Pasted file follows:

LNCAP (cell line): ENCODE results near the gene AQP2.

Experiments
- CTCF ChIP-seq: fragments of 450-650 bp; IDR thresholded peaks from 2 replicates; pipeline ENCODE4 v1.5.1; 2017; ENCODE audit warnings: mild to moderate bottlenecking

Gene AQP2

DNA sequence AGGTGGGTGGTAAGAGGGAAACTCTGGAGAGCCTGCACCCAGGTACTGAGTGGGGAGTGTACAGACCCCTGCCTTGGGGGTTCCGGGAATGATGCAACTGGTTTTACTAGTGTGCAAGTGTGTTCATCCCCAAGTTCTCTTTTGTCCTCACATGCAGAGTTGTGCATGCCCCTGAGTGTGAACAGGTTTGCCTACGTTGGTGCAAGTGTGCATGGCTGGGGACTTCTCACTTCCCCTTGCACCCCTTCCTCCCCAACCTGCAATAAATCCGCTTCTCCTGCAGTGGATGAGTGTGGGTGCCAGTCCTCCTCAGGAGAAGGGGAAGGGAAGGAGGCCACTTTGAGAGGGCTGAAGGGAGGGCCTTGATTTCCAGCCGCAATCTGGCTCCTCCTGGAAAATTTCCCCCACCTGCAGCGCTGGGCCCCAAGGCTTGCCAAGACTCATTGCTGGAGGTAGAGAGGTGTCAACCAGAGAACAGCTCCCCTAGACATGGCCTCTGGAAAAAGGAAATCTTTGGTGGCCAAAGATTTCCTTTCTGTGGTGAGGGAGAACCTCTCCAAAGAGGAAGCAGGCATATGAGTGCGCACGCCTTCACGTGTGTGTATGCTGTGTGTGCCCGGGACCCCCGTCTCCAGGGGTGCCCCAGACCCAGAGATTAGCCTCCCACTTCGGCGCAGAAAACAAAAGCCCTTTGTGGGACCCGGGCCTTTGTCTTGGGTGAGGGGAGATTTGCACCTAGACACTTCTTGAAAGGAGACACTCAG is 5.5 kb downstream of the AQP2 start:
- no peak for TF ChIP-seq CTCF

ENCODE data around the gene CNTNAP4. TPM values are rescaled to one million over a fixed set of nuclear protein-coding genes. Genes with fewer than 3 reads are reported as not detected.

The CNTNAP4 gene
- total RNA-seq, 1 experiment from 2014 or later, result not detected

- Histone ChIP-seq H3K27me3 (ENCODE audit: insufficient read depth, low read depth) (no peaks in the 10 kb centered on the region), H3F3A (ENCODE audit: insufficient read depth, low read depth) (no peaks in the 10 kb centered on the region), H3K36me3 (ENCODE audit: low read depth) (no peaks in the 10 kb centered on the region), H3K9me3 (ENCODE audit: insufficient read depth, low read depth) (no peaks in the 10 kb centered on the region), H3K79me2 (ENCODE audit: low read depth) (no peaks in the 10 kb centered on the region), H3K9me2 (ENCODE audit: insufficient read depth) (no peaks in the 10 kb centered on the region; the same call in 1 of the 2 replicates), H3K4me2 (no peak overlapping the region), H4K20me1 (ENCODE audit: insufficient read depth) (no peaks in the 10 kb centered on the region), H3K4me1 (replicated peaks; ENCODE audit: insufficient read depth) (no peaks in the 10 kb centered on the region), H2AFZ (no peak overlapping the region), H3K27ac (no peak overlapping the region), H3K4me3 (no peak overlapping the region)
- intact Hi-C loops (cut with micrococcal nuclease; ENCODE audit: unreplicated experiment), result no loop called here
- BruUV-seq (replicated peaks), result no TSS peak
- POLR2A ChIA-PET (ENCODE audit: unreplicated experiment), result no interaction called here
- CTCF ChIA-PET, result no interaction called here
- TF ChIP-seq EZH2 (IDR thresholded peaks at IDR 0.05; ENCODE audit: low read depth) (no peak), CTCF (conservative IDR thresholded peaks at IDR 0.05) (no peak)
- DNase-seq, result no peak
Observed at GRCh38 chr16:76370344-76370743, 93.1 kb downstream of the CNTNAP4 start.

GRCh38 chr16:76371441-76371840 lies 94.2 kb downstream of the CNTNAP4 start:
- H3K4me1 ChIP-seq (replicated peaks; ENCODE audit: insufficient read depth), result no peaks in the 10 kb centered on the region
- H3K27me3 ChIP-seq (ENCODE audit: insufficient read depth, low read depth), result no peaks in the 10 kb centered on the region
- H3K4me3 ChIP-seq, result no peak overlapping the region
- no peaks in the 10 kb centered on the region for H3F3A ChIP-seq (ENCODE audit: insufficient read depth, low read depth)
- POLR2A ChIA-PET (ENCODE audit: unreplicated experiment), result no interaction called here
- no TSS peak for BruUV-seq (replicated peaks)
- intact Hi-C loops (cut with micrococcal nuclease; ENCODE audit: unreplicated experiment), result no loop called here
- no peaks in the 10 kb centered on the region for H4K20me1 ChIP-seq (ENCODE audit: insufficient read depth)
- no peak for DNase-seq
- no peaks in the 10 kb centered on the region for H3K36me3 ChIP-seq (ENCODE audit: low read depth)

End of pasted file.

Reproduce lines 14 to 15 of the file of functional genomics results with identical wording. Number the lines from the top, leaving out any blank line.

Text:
- CTCF ChIA-PET, result no interaction called here
- TF ChIP-seq EZH2 (IDR thresholded peaks at IDR 0.05; ENCODE audit: low read depth) (no peak), CTCF (conservative IDR thresholded peaks at IDR 0.05) (no peak)